The city tries to strike a balance between respecting the property of the homeless and keeping the streets free of illegally dumped goods, he said.

“Illegal dumping is an issue,” said Chakko. “If there is unattended property lying around there is an interest in us cleaning it up and at the same time we recognize this may be somebody’s possessions so that is why the city has this system of saving possessions if they are of value.”

Storage is an issue for homeless people, particularly if they travel around with shopping carts. Only one drop-in center in Berkeley, at 3234 Adeline St., has lockers, according to Berkeley’s website for homeless and community services. But the lockers are small and cannot accommodate a shopping cart.

“You have people stealing your shopping carts all the time,” said Morgan. He said a thrift store manager had given him a sleeping bag and a pad, but it wasn’t enough to keep him warm at night. Morgan said he is no longer sleeping under the Gilman St. overcrossing because he is afraid his stuff might be confiscated again.

Chakko said the workers from public works did not find anything of value in the goods they recovered or they would have saved rather than dumped them. He speculated that perhaps someone could have taken out the more valuable items before the city carted them off.

Chakko said Morgan and the others can file a claim with the Berkeley City Attorney to be reimbursed for what they lost.

“They are welcome to make a claim and we would encourage that,” he said.

New talks on homelessness in Berkeley start on Thursday (08.13.13)
Berkeley Food and Housing Project wins $1m grant (07.23.13)
Op-Ed: Berkeley needs a year-round youth shelter (05.30.13)
People’s Park focal point for countywide homeless count (02.01.13)
Berkeley moves towards a consensus homeless plan (01.31.13)
After Measure S failure, it’s time to act on homelessness (01.24.13)
Has it gotten harder to be homeless in Berkeley? (01.02.13)
Downtown Berkeley ambassadors help, monitor homeless (07.02.12)
Police step up patrols on Telegraph to clear sidewalks (05.01.12)

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  • aaaaand … this article is about city workers stealing blankets from houseless people . nowhere have we seen police ‘cracking down on shopping cart thefts’ … in fact, stores don’t go out and pick up the empty carts all around …
    aaaaaand … being in possession of something stolen still doesn’t empower government to steal a houseless person’s blankets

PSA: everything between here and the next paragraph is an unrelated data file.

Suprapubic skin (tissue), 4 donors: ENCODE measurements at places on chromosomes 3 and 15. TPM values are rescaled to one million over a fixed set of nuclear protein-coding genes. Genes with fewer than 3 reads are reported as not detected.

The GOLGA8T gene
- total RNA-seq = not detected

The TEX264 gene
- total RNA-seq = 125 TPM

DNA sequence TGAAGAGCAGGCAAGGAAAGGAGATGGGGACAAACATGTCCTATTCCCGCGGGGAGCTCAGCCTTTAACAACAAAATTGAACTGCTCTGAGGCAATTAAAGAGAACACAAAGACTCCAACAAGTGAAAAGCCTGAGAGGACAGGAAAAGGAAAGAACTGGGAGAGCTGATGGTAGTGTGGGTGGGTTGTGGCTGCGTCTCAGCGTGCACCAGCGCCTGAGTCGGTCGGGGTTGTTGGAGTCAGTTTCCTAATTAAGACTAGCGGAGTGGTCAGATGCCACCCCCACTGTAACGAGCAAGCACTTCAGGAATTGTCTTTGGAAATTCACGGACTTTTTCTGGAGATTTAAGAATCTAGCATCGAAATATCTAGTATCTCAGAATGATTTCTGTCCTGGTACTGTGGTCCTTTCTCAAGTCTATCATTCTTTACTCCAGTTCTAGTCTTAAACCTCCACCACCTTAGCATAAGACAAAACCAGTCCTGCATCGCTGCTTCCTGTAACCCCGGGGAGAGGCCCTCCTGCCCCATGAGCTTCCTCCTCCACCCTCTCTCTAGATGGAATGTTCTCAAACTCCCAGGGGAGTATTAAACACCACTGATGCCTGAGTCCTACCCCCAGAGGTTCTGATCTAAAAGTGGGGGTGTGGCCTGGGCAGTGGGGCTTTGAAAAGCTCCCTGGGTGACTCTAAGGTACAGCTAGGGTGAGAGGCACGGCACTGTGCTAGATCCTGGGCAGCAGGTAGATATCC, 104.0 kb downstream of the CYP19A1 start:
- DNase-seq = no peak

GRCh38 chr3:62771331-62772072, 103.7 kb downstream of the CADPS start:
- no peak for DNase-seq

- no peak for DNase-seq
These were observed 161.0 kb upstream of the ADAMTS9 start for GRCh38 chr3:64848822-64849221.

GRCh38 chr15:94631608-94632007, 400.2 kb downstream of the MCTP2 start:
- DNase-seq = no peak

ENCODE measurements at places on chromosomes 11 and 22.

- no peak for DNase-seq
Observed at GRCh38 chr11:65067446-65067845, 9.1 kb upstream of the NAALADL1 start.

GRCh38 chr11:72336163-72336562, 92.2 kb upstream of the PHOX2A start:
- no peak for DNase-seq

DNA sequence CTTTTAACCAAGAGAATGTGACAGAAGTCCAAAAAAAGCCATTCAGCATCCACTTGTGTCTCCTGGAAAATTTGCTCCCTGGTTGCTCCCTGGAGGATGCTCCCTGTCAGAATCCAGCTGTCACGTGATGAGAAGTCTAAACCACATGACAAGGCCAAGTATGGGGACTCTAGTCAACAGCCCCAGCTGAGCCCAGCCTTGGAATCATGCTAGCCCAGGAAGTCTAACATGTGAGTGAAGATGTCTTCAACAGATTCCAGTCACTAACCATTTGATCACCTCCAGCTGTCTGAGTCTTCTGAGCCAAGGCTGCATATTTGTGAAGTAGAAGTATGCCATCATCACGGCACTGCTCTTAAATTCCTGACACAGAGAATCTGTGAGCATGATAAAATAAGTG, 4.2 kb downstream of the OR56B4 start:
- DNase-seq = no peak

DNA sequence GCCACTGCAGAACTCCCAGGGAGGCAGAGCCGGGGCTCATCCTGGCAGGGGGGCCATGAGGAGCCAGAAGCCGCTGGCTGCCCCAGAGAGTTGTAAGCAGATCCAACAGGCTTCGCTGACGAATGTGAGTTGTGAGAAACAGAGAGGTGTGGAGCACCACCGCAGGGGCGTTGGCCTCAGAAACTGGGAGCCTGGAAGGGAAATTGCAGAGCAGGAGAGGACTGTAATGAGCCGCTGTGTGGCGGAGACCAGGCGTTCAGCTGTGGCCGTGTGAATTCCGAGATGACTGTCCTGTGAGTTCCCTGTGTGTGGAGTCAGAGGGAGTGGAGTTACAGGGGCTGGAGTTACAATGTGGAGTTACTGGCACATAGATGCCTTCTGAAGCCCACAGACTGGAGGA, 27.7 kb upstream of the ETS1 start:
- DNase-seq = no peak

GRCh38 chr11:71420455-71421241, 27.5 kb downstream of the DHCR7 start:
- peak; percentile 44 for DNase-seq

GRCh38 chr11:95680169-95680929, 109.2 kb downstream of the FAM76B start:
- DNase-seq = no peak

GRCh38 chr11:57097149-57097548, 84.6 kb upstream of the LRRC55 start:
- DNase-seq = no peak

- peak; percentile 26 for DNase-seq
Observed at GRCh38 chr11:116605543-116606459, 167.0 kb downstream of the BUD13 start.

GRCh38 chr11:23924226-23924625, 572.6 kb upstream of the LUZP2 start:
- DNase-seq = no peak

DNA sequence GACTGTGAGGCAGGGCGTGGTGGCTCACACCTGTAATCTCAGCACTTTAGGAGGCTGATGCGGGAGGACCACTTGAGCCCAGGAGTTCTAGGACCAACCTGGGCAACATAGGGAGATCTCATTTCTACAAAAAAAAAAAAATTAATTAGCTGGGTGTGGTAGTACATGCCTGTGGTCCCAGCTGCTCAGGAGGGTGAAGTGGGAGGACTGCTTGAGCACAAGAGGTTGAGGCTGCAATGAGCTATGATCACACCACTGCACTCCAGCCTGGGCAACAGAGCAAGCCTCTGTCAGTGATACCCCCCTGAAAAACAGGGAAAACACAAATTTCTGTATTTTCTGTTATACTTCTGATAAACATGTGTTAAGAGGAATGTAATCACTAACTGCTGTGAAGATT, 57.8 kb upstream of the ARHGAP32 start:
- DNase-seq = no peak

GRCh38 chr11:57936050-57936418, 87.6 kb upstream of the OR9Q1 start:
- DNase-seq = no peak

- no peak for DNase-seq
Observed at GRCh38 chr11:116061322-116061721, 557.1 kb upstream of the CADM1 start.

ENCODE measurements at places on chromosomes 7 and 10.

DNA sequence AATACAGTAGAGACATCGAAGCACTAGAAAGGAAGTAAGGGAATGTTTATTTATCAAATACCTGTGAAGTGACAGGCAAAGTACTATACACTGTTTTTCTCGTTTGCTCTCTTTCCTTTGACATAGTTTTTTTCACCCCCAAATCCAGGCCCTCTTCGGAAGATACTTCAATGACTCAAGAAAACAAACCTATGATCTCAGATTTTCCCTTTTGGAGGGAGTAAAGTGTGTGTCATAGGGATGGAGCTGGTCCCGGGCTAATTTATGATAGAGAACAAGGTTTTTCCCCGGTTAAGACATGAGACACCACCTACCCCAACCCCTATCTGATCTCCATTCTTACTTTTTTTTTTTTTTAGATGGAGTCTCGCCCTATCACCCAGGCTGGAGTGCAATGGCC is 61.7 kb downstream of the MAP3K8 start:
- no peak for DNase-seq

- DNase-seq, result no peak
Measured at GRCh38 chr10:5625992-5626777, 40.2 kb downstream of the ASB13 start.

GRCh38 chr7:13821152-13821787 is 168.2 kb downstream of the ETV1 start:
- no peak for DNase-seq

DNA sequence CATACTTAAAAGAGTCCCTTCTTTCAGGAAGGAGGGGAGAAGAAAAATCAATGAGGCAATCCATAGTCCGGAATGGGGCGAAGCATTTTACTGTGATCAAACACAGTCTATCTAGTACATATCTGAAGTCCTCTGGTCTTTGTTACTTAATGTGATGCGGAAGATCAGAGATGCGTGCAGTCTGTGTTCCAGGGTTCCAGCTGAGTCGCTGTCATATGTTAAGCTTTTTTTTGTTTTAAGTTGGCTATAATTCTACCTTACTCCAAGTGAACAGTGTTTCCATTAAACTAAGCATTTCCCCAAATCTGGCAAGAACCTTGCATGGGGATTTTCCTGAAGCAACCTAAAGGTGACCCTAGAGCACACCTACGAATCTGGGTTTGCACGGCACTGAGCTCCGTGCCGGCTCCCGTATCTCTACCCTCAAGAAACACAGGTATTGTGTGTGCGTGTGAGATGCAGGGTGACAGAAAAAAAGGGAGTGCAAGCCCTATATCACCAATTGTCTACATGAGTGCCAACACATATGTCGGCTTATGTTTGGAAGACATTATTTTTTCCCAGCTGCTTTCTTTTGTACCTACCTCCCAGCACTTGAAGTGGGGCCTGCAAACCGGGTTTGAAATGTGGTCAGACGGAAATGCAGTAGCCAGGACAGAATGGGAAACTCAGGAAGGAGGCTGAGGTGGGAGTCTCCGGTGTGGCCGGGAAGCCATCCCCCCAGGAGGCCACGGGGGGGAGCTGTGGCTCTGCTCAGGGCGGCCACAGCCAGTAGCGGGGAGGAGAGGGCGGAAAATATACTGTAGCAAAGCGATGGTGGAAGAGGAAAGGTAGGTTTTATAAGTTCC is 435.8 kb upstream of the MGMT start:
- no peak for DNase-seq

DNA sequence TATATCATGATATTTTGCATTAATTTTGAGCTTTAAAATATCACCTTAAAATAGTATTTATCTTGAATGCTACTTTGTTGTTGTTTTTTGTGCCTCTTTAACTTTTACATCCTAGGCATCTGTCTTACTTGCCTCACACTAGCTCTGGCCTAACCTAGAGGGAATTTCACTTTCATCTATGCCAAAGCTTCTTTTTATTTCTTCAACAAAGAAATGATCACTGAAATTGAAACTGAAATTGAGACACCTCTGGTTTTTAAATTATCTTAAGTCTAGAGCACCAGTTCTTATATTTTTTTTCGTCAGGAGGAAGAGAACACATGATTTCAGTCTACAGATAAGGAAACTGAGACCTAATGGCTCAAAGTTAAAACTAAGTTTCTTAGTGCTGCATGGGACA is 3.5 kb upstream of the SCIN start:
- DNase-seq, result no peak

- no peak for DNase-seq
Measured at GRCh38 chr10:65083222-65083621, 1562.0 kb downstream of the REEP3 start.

• and neither do you or the cops, joker . regardless, this isn’t about ‘stolen shopping carts’ … this is about our tax dollars used to endanger the lives of houseless people by stealing their blankets, thereby reducing their ability to stay warm . get it yet? probably not

  • Bruce Freeman

    and ? i don’t see any
    owners/workers from grocery stores coming by my blocks to retrieve the
    many empty, abandoned shopping carts …

    Then call the city and ask for them to be removed. Just because it’s stolen and then dumped at the side of the road doesn’t suddenly make it un-stolen.

  • RU Joking?

    Give thanks that our city’s priorities are so out of whack that they offer cash to homeless people every time they clean trash from the side of the road while our infrastructure crumbles and the city defers maintenance until things get so bad that we have to issue parcel taxes just to fix the damned roads?

    Nah. How about not.

  • John Panzer

    I’m John Panzer. I live at 1797 Shattuck Avenue Apartment #312 and have so into this my fifth year. I’m a formerly homeless, recovering addict living with HIV. I’m 50 years old, disabled, a part-time undergrad at UC Berkeley, and serve on our City of Berkeley’s Homeless Commission as Linda Maio’s appointee. I volunteer from gratitude for the services our city and tax payers provided that allowed me to rebuild my life. I called in sick to Wednesday’s Homeless Commission meeting a 100% lie, I was on the streets of Berkeley, with claim forms this article and homeless people – just like you and me – without your keys and wallet? They don’t ask, they demand, to see your ID, if you don’t have it, they don’t see anything of value, they tell you to your face.